To understand how every individual’s unique genome affects the person’s susceptibility to diseases is one of the greatest scientific challenges today. Geneticists are studying how various types of gene profiles lead to activation or inactivation of genes in various individuals, which might then increase the risk of disease.
More than fifty researchers from nine European research institutes lie behind the studies presented today. In these studies scientists have measured gene activity (gene expression) by sequencing RNA in cells from 462 individuals from different European countries RNA. The complete genome sequence from these individuals has already been published as part of the so-called “1000 Genomes Project”.
The study now being published enables a functional interpretation of this important catalogue of genetic variation in a large number of people. The study coordinator, Tuuli Lappalainen from the University of Geneva, states that the researchers were surprised at how extensive the genetic variation that regulates the activity of most of our genes seems to be. She emphasizes that instead of investigating individual genes it is important to gain an understanding of the general principles for how the human genome functions.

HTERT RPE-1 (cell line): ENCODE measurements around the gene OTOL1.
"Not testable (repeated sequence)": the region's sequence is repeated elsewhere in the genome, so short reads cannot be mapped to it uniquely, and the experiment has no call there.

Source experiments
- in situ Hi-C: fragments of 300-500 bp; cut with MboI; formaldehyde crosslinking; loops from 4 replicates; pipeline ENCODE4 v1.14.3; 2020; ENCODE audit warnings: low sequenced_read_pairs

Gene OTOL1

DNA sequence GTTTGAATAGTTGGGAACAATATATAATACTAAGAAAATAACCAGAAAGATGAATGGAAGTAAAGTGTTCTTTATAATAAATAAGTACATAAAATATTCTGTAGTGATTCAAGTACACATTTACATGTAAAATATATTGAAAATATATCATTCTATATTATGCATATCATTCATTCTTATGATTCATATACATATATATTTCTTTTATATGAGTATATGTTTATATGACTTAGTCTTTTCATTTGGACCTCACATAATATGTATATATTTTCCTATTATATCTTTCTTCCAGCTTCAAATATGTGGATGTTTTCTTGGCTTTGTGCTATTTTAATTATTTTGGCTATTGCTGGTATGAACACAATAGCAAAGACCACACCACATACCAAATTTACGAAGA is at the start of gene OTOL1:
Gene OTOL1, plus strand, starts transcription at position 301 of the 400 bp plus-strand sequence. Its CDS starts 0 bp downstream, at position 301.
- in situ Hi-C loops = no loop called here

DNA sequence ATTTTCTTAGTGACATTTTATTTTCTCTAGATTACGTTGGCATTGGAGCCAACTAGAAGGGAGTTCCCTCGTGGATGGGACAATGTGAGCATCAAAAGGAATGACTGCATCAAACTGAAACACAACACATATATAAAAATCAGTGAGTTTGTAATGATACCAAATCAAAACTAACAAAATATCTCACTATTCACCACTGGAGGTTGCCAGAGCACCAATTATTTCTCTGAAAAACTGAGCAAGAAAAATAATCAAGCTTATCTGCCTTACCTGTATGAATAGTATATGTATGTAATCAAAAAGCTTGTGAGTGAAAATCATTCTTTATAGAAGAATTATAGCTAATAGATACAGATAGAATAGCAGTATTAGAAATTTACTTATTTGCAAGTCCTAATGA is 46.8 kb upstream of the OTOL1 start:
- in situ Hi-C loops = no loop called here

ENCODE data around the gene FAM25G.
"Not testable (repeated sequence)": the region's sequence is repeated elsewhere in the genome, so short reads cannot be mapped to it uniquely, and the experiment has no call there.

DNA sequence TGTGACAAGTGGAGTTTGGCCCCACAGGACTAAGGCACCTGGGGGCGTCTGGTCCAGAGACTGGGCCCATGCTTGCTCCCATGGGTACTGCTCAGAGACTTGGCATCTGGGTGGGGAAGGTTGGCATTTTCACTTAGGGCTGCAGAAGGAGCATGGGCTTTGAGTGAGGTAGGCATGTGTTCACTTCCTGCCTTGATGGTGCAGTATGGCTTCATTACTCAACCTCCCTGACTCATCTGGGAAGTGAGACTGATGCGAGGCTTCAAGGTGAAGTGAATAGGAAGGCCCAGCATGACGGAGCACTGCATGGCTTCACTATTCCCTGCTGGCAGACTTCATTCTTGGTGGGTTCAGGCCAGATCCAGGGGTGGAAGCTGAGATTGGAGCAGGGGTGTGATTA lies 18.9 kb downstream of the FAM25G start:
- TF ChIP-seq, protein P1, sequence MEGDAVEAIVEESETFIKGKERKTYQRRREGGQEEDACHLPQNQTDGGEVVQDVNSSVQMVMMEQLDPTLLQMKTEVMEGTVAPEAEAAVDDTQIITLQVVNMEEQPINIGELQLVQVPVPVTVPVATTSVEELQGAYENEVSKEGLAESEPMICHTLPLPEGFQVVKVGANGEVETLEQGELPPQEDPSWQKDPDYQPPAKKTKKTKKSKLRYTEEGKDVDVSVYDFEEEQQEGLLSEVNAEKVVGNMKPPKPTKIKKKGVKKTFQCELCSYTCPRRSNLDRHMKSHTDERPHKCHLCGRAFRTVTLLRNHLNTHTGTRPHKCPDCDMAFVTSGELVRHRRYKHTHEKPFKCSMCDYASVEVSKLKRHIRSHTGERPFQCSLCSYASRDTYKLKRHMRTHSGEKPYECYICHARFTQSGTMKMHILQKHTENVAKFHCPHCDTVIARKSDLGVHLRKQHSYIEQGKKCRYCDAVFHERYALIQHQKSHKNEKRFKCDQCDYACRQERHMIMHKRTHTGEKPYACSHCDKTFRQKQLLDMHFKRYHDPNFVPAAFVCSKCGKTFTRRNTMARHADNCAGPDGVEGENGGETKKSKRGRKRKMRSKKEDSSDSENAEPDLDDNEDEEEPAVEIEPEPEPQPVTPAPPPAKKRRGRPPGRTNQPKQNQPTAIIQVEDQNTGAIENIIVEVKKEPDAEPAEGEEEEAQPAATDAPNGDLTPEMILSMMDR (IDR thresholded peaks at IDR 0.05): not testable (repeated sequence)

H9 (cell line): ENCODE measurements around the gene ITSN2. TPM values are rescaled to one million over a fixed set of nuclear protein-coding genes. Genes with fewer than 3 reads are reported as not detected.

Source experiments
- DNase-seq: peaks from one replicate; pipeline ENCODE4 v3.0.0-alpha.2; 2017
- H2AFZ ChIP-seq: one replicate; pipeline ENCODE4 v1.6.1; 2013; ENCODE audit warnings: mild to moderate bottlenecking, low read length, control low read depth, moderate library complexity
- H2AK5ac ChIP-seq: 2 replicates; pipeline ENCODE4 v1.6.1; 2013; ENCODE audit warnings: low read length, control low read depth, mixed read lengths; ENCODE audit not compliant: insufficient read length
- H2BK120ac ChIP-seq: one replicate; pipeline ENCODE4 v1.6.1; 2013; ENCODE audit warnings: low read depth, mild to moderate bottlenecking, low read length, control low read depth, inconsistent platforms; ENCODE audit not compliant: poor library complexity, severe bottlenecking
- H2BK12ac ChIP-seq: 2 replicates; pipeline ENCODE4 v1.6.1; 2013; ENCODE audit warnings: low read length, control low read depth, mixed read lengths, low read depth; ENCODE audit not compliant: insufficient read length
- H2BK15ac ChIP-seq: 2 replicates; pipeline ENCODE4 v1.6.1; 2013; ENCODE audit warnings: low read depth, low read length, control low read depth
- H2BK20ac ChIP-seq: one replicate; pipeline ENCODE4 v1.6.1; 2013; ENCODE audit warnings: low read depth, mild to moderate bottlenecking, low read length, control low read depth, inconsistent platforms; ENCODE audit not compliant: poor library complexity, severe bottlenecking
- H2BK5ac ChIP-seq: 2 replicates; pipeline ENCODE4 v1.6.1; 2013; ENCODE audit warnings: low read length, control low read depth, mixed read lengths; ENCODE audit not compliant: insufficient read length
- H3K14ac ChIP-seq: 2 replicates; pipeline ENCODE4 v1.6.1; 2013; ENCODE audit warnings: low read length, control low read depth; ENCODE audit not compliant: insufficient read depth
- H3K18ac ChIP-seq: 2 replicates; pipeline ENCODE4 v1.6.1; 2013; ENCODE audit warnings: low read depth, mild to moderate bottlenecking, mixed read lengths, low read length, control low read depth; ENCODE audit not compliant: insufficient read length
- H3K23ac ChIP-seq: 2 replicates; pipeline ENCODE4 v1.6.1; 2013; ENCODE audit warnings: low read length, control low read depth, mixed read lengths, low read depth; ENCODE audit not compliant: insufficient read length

Knowledge of what genetic variants are responsible for differences in gene activity among individuals can provide valuable clues for diagnosis, for predicting clinical outcomes, and for treatment of various diseases. Understanding the cellular consequences of genetic variation that increase the risk of disease helps scientists to understand the molecular mechanisms behind our diseases. This is of the utmost importance for developing future treatment methods-
All data from the study are freely accessible via the European Archive for Functional Genomic Data at the European Bioinformatics Institute (EMBL-EBI). Open access to these data and results make it possible for all researchers to analyse them in new ways.
The two articles published today are based on work in the EU Geuvadis Project (Genetic European Variation in Health and Disease). The RNA samples were sequenced at, among other places, the SNP&SEQ technology platform in Uppsala, part of the ScilLifeLab. Bioinformaticians from Uppsala University participated in the international data analysis group. The group in Uppsala played an especially important role in the assessment of the data quality, which is presented in more detail in the article in Nature Biotechnology.
– Our study shows that it is possible to attain the same results in several different laboratories, provided you use standardised laboratory methods. This demonstrates that the new, so-called ‘next generation’ of sequencing technology is highly suitable for major national or international collaborative projects,” says Ann-Christine Syvänen, professor of molecular medicine at Uppsala University, who directed the part of the study performed in Uppsala.
References: Nature (DOI: 10.1038/nature12531) och Nature Biotechnology (DOI: 10.1038/nbt.2702)